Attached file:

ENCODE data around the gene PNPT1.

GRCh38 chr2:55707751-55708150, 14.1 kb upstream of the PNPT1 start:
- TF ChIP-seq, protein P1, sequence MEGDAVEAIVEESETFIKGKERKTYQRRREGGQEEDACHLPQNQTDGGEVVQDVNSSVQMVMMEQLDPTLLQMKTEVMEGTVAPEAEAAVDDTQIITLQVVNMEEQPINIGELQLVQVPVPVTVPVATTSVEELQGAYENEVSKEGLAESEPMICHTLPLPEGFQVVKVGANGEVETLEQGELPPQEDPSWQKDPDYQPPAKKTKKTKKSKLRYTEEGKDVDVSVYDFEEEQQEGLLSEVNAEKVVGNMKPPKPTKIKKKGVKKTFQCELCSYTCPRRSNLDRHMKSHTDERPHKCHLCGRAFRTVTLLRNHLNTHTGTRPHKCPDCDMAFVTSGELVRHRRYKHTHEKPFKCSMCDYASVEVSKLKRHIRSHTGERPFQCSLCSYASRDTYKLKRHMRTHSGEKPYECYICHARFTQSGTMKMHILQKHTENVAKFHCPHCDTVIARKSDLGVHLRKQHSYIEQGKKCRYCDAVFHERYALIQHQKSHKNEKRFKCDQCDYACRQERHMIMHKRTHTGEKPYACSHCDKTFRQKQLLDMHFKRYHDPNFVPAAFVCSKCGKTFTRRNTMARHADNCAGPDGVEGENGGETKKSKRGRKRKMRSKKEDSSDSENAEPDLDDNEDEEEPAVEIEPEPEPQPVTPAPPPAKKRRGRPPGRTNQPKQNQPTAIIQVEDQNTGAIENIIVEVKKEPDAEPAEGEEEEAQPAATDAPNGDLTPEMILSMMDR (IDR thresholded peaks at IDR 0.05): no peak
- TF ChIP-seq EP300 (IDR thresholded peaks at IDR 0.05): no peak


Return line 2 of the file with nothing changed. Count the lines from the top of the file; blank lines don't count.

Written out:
GRCh38 chr2:55707751-55708150, 14.1 kb upstream of the PNPT1 start: